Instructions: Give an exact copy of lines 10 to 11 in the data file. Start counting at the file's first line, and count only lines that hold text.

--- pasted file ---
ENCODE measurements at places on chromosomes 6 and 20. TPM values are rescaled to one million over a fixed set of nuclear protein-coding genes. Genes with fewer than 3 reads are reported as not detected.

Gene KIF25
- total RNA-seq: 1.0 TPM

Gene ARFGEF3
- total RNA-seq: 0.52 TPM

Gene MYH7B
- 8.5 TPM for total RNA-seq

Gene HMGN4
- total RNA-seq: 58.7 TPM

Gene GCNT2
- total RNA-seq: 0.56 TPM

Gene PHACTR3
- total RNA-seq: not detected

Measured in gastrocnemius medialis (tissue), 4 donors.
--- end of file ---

Gene GCNT2
- total RNA-seq: 0.56 TPM